The concept of ‘One Nation, One Election’ has gained prominence as the government forms a committee to explore its feasibility. Former Chief Election Commissioner of India, OP Rawat, has shared insights into the potential implementation of this idea, emphasizing that it is possible but subject to certain conditions.
The government’s recent announcement regarding its intent to explore the idea of ‘One Nation, One Election’ has sparked discussions on the feasibility and implications of such a move. Former Chief Election Commissioner of India, OP Rawat, has shed light on the possibility of implementing this concept while underlining the need for specific amendments, resources, and consensus among political parties.
Rawat asserts that if the central government intends to proceed with the ‘One Nation, One Election’ proposal, several crucial steps must be taken. He points out, “Some amendments will have to be made in the Constitution and the Representation of the People Act, 1951. Alongside these legal changes, substantial funds will be required, as well as time to manufacture Voter Verifiable Paper Audit Trails (VVPATs) and Electronic Voting Machines (EVMs). Additionally, there will be a necessity for increased deployment of paramilitary forces.”
While the concept of ‘One Nation, One Election’ presents an intriguing prospect for streamlining the electoral process in India, Rawat underscores the importance of meticulous planning and the involvement of all political parties. He believes that to make this vision a reality, a comprehensive roadmap must be developed, and the support and cooperation of political entities across the spectrum must be secured.
Rawat’s insights into the ‘One Nation, One Election’ concept shed light on its historical context. He points out that discussions surrounding this idea were initiated as early as 2014-15 when the Election Commission was first approached to assess its feasibility. During that time, the Election Commission informed the government that such synchronized elections had previously occurred in India in 1952, 1957, 1962, and 1967 when Lok Sabha and Assembly elections were held concurrently.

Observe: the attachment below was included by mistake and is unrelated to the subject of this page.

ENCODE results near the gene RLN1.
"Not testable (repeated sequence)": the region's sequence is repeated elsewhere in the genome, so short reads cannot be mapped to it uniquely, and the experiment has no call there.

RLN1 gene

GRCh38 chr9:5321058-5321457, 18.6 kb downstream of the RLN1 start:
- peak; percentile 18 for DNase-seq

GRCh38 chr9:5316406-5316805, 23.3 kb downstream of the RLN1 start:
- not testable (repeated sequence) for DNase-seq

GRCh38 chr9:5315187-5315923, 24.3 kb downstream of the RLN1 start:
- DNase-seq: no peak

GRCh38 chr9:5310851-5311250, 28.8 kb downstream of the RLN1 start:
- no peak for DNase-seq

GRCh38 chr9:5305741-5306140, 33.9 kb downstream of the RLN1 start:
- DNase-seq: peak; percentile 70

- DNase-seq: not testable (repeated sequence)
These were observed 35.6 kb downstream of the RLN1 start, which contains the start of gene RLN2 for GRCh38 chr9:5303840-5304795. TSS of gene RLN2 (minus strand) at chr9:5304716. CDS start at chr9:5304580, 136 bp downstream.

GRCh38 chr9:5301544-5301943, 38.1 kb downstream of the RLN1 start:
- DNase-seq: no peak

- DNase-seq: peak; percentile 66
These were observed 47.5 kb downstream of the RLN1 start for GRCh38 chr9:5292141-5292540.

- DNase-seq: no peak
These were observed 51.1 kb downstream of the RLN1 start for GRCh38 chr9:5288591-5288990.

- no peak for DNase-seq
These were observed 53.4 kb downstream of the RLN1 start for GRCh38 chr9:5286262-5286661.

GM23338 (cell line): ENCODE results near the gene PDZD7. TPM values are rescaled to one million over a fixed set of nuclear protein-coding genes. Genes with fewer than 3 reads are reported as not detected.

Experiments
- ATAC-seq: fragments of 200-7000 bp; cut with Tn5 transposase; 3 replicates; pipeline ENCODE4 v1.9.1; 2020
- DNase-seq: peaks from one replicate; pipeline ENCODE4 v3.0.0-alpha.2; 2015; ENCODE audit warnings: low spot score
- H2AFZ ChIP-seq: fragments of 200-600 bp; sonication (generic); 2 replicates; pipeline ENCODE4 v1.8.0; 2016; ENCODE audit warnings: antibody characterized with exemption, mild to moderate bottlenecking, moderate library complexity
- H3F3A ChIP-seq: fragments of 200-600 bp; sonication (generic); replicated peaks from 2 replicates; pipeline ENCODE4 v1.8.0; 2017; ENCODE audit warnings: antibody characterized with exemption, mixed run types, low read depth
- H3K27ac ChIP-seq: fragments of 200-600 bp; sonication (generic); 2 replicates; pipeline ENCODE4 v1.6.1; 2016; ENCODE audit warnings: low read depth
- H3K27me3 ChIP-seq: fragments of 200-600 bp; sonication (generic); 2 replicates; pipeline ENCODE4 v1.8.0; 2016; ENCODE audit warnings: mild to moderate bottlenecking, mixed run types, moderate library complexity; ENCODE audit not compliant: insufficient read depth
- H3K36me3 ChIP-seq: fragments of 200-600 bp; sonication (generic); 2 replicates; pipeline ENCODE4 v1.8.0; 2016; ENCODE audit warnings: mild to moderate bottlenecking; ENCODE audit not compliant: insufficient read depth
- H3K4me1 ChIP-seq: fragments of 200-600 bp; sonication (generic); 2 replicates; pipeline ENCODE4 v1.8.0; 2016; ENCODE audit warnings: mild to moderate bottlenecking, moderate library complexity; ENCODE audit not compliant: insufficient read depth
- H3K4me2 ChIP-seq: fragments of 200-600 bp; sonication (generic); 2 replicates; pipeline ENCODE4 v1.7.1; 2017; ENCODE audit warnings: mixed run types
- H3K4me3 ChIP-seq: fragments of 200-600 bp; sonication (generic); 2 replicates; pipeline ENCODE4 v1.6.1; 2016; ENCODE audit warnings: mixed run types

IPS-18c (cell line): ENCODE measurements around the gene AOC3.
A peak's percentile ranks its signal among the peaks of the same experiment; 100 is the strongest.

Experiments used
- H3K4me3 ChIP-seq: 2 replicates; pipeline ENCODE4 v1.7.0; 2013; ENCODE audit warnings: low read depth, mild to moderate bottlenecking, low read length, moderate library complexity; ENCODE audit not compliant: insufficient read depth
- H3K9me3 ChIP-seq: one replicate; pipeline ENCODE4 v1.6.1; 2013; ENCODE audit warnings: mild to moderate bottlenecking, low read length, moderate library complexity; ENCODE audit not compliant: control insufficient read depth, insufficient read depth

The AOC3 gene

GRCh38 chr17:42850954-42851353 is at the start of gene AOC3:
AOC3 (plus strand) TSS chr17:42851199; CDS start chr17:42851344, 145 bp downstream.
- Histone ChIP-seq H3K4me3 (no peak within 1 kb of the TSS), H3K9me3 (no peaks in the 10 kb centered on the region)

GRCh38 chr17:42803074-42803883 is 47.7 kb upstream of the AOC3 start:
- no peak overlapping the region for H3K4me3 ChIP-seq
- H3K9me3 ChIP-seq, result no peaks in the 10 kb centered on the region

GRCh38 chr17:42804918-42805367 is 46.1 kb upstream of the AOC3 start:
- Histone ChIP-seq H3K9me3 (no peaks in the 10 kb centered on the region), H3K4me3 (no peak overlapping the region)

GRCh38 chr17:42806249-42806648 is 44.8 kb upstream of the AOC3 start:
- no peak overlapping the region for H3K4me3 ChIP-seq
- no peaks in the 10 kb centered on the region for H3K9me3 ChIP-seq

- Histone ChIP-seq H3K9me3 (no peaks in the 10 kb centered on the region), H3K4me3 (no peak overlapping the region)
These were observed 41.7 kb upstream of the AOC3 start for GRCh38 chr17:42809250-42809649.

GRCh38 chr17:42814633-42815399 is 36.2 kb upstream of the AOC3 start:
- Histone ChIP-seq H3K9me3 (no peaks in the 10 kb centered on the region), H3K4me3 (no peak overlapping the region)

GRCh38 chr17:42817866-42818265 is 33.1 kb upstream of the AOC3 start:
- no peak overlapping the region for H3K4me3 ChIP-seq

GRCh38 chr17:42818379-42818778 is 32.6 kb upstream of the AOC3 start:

The ‘One Nation, One Election’ concept has been a topic of considerable debate and deliberation, with proponents highlighting potential benefits such as reduced election-related expenditure, less disruption due to frequent polls, and enhanced governance stability. However, it also raises significant challenges, including logistical complexities, the need for constitutional amendments, and the synchronization of multiple state elections with the national election cycle.
Amid the ongoing discourse on this concept, the central government’s decision to establish a committee led by former President Ram Nath Kovind demonstrates its commitment to exploring the feasibility and implications of ‘One Nation, One Election’ in greater depth. The committee’s findings and recommendations will likely shape the future course of discussions and decisions regarding this ambitious electoral reform.
In conclusion, ‘One Nation, One Election’ holds the potential to transform India’s electoral landscape, but its successful implementation hinges on careful planning, legislative changes, and adequate resources. Former Chief Election Commissioner OP Rawat’s insights provide valuable perspectives on the challenges and opportunities associated with this concept. As discussions continue, it remains to be seen how the government, political parties, and stakeholders will navigate the complexities of achieving synchronized elections across the nation.